Thus philosophical thinking, if pursued far enough, turns into historical thinking, and the understanding of abstract thought ultimately resolves itself back into an awareness of the content of that thought, which is to say, of the basic historical situation in which it took place....This type of dialectical critique therefore involves a leap from the purely conceptual to the historical level, from idea to that corresponding lived experience which is then "judged" insofar as it is put in historical perspective for us. This is, indeed, the hermeneutic dimension of dialectical thinking, which is called upon to restore to the abstract cultural fact, isolated on the level of the superstructure, its concrete context or situation; the latter has, of course, vanished when we have to do with cultural objects from the past. But when we have to do with products of contemporary culture, this concrete situation becomes the object of repression to the degree that we wish to ignore the socio-economic situation in which we are really involved. Thus such dialectical judgments enable us to realize a momentary synthesis of the inside and the outside, of intrinsic and extrinsic, of existence and history: but it is a synthesis which we pay for by an objective historical judgment on ourselves.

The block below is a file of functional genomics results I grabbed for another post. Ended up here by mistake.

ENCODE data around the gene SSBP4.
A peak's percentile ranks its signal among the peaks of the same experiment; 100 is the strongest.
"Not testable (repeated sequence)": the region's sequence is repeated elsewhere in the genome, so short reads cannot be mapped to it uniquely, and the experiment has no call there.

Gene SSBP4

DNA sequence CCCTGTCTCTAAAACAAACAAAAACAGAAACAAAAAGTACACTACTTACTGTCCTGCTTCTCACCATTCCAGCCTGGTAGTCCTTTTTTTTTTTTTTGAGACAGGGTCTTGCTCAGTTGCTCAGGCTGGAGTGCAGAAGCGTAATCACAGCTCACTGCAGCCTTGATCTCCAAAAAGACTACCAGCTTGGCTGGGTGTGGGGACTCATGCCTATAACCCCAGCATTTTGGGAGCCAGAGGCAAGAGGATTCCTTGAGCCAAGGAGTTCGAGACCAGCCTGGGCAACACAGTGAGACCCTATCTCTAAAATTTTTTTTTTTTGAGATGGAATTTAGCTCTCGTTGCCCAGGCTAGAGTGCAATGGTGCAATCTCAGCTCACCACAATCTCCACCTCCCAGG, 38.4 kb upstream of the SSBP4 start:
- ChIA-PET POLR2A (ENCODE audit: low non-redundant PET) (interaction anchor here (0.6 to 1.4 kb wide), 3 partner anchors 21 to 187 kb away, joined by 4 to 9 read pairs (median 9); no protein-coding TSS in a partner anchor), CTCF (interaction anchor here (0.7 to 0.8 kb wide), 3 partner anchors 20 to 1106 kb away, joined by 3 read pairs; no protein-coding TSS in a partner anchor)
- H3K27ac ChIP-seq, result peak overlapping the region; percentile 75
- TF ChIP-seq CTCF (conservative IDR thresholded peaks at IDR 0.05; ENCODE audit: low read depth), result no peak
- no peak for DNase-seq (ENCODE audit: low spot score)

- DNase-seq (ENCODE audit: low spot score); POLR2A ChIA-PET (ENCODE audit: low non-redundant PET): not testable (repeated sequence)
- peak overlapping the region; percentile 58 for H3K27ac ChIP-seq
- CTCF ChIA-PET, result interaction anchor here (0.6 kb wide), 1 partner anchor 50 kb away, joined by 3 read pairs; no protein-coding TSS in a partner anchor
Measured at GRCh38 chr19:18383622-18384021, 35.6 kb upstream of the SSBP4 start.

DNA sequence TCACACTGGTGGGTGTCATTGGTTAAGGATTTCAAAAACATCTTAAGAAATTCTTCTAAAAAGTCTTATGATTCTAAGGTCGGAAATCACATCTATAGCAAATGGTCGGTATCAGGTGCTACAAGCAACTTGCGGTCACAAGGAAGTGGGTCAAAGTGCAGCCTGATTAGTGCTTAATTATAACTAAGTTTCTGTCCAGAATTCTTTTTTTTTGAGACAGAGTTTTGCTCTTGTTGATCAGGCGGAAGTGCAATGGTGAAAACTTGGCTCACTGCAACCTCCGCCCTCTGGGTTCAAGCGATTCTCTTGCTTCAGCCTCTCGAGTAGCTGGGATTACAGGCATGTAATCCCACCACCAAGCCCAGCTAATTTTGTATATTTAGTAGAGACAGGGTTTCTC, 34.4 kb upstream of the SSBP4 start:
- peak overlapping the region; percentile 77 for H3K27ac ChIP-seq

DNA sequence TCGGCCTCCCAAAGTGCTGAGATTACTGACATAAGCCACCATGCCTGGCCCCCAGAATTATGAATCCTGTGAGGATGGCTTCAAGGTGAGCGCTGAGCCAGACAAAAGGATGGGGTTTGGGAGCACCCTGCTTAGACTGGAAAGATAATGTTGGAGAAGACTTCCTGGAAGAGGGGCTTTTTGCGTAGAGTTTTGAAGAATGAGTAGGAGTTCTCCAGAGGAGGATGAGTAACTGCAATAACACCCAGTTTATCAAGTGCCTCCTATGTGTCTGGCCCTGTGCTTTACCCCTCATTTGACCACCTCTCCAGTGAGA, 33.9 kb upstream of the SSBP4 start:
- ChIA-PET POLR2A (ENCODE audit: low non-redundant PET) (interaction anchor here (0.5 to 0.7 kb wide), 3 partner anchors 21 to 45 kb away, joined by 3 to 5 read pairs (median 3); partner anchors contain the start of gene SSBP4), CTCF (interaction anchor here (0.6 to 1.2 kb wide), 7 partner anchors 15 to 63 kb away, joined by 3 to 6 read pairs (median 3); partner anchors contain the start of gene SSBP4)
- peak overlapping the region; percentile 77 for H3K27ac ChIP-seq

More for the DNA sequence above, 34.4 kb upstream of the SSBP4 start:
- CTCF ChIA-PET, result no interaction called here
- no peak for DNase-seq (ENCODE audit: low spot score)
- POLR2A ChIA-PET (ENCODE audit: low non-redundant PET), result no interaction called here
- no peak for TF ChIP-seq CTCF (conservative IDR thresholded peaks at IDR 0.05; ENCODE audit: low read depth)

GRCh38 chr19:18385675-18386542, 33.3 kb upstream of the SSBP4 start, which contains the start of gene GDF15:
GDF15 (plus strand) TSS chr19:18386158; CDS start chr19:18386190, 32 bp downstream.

Pages 346 - 348

From our present methodological point of view, however, this description may serve to illustrate the moment which mediates between literary criticism and sociology, in which the former begins to pass over insensibility into the latter under its own momentum: for the key terms of such a description -- totality and individuality -- are common both to the analysis of concrete social life and to that of the work of art, so that with a slight enlargement of the historical focus what seemed a statement about the work of art proves to retain its validity in the social and historical dimension. What is implied here, in other words, is the notion that at a certain level of concreteness the thing itself -- or what we will later call its existential reality -- may be formulated in any one of a number of different dimensions: as literary structure, as the lived truth of a determinate social organization, as a certain type of subject-object relationship, as a certain distance of language from its object, as a determinate mode of specialization or of the division of labor, as an implied relationship between the classes. This is truly the place of the concrete, in which alone we may mediate between one level and another of reality, and translate technical analysis of the idea into its truth in the lived reality of social history. It is clearly the most urgent task of a genuinely dialectical criticism to regain, on the occasion of a given work of art, this ultimate reality to which it corresponds.
Page 354

© 1972, Princeton University Press. Marxism and Form: Twentieth-century Dialectical Theories of Literature. Princeton, N. J., Princeton University Press, 1972.